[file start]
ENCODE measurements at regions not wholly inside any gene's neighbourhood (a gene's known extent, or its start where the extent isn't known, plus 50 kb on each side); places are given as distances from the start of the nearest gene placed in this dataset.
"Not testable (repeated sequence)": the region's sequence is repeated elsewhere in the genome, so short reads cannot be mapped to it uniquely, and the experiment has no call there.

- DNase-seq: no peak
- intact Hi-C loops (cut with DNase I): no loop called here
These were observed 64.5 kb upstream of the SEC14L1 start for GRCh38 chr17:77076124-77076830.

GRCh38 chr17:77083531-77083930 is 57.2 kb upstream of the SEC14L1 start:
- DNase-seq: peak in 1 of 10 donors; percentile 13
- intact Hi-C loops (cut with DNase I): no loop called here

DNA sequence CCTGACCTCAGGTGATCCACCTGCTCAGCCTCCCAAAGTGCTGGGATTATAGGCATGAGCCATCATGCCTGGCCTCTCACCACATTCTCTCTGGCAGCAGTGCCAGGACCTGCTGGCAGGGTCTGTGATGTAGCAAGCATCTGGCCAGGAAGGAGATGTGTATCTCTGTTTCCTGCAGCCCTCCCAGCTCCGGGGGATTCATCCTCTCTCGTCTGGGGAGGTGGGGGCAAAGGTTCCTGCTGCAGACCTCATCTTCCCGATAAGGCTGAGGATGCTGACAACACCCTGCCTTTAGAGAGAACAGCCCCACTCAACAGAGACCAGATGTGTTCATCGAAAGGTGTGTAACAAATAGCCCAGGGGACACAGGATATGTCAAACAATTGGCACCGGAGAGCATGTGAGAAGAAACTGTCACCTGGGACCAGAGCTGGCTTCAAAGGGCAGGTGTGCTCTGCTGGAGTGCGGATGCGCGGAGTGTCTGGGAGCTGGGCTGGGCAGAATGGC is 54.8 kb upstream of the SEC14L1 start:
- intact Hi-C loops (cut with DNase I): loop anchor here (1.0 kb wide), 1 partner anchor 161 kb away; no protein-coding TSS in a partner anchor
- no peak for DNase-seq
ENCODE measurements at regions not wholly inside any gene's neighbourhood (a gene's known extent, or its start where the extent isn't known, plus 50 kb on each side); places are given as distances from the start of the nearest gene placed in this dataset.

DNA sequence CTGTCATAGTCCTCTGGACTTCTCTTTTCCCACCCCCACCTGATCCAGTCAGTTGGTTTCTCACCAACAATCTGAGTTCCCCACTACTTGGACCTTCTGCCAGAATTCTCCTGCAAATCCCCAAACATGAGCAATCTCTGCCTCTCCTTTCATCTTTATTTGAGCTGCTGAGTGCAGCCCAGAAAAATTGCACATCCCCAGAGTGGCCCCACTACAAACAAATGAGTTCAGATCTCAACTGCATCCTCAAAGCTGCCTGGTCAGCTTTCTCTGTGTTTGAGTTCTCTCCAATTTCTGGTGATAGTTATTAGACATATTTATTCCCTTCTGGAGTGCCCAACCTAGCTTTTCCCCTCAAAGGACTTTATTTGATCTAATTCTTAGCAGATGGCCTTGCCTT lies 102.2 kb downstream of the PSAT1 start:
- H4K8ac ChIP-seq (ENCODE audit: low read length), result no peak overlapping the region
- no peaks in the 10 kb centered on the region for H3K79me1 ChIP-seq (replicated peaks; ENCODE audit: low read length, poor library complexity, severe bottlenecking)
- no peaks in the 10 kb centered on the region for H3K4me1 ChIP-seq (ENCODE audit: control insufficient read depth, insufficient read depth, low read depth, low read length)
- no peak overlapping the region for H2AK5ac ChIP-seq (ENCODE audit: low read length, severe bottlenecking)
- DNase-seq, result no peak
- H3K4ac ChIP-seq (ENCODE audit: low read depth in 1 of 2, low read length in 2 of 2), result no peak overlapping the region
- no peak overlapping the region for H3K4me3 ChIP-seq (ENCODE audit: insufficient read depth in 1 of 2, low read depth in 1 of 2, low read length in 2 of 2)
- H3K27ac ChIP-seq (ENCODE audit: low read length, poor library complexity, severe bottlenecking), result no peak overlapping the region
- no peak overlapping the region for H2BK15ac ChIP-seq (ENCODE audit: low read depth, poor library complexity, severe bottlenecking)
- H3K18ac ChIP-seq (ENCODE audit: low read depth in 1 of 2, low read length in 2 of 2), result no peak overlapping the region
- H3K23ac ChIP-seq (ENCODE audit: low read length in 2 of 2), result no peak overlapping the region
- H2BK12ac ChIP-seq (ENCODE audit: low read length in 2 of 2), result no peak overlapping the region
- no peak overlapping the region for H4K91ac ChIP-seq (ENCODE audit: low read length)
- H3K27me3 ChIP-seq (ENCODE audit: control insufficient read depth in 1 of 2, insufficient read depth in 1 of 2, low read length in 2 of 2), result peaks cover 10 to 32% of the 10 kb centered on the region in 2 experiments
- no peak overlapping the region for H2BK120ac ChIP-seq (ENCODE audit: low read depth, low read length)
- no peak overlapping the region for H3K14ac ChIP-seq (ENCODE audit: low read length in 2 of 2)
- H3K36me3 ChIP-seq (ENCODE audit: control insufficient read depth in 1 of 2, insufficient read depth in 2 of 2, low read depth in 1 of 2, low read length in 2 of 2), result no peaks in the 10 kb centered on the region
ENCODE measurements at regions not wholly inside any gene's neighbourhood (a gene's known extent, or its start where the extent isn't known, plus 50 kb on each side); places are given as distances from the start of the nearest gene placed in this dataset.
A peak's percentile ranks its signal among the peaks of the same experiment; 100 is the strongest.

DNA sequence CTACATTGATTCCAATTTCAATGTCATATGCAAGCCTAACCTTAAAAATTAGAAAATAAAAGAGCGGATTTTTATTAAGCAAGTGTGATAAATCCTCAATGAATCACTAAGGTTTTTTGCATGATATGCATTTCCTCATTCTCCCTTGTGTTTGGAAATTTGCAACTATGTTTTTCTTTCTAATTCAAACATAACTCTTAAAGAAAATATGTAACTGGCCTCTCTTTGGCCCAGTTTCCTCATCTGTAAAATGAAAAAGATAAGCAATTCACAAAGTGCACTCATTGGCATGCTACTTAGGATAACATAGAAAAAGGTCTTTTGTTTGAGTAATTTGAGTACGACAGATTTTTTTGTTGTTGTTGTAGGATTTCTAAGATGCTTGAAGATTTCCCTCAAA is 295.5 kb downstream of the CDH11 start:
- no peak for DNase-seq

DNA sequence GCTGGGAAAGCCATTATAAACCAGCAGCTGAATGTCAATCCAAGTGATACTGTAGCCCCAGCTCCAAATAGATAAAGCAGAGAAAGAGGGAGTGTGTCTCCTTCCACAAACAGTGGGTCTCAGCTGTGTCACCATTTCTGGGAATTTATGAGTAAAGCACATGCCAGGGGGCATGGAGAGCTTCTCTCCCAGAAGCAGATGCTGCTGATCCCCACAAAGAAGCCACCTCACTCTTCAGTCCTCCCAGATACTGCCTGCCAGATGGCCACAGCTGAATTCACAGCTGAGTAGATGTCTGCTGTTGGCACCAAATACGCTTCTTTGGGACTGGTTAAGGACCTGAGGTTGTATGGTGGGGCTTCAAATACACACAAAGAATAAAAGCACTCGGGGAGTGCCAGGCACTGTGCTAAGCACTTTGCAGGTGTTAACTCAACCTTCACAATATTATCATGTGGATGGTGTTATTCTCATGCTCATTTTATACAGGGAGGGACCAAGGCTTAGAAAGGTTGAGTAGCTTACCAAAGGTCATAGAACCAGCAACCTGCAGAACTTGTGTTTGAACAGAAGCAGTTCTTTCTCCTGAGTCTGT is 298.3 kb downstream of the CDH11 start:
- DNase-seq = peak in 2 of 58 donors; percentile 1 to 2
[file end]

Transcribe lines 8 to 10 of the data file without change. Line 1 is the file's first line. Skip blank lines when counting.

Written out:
- intact Hi-C loops (cut with DNase I): no loop called here

DNA sequence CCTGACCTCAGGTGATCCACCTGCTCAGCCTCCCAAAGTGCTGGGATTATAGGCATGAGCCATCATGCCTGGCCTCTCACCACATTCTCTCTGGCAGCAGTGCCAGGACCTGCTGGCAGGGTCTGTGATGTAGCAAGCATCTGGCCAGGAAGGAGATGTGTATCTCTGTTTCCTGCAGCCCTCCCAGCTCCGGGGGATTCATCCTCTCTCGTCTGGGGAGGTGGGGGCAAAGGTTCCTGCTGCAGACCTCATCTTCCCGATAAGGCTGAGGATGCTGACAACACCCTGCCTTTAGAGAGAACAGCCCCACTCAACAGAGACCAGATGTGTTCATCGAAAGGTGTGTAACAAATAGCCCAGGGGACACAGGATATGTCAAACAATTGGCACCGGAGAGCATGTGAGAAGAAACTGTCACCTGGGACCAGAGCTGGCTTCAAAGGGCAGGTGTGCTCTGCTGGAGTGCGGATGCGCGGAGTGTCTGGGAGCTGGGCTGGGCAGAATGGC is 54.8 kb upstream of the SEC14L1 start:
- intact Hi-C loops (cut with DNase I): loop anchor here (1.0 kb wide), 1 partner anchor 161 kb away; no protein-coding TSS in a partner anchor